"Laws and lawmaking are dirtier, messier and less tasty than actual sausages," says America's sausage-makers, or at least those quoted by The New York Times:
“I’m so insulted when people say that lawmaking is like sausage making,” said Stanley A. Feder, president of Simply Sausage, whose plant here turns out 60,000 pounds of links a year.
“With legislation, you can have hundreds of cooks — members of Congress, lobbyists, federal agency officials, state officials,” Mr. Feder said. “In sausage making, you generally have one person, the wurstmeister, who runs the business and makes the decisions.” [...]
At Simply Sausage, the bones and other inedible, indigestible, unsavory parts are dumped in a big garbage pail and discarded. On Capitol Hill, stale old ideas are recycled year after year.
My problem with the sausage metaphor has less to do with its accuracy -- though, it's true, sausage making isn't particularly gross -- and everything to do with the general sentiment. Whenever the cliche is used, we're supposed to feel revulsion at the horse-trading and deal-making that goes into making a piece of legislation, as if there is something suspect about the process. But that's ridiculous. For any given piece of legislation, lawmakers have to balance the interests of 50 states, 300 million people, countless interest groups, and the "nation" at large. Without the deals and trades that seem suspect or come close to the line, you actually can't pass legislation. This isn't a bad thing; those separate and parochial interests are as legitimate as any other, and deserve their say. That this makes for messy legislating is a feature, not a bug.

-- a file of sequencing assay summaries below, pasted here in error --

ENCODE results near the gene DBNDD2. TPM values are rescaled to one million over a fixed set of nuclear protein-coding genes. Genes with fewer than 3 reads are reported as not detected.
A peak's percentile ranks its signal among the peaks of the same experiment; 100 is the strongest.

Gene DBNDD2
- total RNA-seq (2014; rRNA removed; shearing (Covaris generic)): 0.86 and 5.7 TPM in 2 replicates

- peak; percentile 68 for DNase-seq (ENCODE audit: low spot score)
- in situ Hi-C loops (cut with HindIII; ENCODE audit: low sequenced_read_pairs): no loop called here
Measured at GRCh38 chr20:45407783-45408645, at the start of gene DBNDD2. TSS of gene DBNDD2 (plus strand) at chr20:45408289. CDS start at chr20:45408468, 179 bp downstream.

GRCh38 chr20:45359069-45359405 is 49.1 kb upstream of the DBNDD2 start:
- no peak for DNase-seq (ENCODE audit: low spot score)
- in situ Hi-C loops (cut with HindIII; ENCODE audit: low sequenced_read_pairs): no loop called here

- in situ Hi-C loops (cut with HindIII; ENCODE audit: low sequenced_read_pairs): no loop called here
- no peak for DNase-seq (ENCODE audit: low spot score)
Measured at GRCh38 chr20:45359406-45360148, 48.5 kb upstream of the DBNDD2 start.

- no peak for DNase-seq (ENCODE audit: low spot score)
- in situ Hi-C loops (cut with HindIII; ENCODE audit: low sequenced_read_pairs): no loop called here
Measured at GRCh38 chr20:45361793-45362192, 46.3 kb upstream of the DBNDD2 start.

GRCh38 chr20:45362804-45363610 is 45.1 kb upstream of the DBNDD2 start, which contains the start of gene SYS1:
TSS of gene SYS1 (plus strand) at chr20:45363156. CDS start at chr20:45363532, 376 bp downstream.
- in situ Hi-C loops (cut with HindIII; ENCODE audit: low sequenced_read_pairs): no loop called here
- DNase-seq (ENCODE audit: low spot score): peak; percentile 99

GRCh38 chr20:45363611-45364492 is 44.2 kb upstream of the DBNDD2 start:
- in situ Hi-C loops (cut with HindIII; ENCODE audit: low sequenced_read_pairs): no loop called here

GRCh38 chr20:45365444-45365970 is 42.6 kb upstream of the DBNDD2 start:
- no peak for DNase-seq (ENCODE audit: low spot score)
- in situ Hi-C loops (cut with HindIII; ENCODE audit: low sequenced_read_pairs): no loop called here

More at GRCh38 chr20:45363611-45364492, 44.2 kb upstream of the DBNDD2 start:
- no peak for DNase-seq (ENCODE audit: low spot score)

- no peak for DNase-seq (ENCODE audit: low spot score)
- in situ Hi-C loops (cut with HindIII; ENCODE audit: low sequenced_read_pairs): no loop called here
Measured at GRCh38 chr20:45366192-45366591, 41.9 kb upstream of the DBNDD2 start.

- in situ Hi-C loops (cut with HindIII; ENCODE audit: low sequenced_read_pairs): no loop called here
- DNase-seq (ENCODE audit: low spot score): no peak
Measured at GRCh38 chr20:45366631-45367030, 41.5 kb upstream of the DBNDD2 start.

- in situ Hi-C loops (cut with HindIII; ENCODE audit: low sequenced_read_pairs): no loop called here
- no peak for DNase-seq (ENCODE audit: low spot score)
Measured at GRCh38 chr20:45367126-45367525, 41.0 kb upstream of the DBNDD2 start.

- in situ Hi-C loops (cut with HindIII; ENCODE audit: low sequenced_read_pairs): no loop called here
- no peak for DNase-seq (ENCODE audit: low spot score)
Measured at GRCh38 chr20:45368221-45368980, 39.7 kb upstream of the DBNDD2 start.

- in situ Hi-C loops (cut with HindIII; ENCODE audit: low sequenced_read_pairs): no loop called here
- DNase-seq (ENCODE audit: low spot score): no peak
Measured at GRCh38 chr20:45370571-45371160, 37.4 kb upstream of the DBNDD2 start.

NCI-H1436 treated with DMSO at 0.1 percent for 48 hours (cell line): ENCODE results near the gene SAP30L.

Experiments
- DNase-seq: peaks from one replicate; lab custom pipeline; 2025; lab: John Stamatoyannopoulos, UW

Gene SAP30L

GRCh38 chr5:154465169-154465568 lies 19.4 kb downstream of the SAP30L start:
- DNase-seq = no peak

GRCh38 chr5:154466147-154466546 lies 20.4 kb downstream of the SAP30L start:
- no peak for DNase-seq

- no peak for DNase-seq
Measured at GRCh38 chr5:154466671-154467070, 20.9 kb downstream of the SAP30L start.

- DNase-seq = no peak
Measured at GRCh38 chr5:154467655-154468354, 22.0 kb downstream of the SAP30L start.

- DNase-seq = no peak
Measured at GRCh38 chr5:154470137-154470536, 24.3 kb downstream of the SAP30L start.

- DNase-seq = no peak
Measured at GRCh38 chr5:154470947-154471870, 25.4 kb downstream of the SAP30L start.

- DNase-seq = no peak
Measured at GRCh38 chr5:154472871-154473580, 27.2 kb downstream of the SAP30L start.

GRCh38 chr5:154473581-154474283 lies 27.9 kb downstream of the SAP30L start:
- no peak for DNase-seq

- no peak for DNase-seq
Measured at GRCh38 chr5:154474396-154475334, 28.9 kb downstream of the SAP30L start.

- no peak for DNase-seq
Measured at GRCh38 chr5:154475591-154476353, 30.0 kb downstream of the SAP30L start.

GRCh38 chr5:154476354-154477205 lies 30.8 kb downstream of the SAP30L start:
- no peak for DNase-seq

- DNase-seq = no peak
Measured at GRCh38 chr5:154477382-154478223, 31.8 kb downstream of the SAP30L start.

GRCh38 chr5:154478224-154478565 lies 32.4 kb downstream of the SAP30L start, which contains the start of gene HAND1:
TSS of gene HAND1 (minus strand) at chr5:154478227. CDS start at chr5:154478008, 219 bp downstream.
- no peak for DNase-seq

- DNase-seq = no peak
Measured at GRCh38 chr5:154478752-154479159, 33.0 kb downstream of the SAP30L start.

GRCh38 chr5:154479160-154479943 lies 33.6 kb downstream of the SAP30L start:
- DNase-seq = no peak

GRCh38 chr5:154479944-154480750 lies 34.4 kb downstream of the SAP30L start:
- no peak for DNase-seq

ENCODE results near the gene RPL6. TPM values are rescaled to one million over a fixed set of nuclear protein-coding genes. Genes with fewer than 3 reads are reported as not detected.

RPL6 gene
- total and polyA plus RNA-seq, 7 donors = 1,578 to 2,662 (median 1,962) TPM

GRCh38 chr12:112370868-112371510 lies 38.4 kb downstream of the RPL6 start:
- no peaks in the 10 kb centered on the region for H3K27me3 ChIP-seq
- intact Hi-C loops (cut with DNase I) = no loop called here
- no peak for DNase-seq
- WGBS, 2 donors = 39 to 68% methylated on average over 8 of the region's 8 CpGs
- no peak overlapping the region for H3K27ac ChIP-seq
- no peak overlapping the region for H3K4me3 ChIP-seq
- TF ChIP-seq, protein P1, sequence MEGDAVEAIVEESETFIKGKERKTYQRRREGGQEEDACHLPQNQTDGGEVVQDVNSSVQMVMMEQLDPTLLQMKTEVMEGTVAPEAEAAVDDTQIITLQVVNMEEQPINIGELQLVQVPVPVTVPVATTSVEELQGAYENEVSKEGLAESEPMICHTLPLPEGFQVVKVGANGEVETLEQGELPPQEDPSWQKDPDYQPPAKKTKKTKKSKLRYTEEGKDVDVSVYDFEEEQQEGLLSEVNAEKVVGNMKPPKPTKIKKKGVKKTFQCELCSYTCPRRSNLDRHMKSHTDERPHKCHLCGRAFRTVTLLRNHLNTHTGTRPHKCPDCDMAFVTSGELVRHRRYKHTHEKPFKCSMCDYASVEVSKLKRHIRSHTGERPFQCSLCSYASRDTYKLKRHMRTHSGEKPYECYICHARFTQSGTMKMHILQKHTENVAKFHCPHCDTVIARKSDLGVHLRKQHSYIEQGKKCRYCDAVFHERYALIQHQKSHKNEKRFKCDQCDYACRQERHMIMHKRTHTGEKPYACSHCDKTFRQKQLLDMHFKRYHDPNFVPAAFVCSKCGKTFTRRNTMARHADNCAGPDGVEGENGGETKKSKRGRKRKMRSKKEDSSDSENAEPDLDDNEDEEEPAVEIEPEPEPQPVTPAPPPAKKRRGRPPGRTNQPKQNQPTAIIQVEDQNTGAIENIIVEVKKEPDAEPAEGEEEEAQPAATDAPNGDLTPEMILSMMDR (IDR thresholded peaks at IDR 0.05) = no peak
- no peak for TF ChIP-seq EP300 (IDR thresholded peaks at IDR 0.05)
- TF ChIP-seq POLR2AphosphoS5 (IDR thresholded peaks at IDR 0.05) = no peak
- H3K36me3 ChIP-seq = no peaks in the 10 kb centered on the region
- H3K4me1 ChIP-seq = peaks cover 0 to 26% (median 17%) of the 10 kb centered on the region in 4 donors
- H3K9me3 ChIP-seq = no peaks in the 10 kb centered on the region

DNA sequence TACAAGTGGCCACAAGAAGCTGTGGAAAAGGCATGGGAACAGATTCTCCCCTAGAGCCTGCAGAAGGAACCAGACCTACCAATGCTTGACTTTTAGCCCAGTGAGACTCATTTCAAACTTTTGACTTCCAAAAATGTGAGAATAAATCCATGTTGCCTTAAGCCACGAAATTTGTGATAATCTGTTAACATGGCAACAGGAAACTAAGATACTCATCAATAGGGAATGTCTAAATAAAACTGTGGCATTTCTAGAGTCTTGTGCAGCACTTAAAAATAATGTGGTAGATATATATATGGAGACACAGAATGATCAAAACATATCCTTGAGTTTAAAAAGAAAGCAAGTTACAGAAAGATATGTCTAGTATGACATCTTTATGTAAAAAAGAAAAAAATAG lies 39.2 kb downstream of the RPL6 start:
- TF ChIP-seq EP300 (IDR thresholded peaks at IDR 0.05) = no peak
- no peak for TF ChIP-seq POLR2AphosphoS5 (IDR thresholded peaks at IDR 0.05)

Of the ideological holdovers from the original progressive movement, I wish liberals would abandon -- at least somewhat -- the obsession with "clean" legislating. Given the country's size and diversity, it's not really possible and more than a little undesirable.
-- Jamelle Bouie
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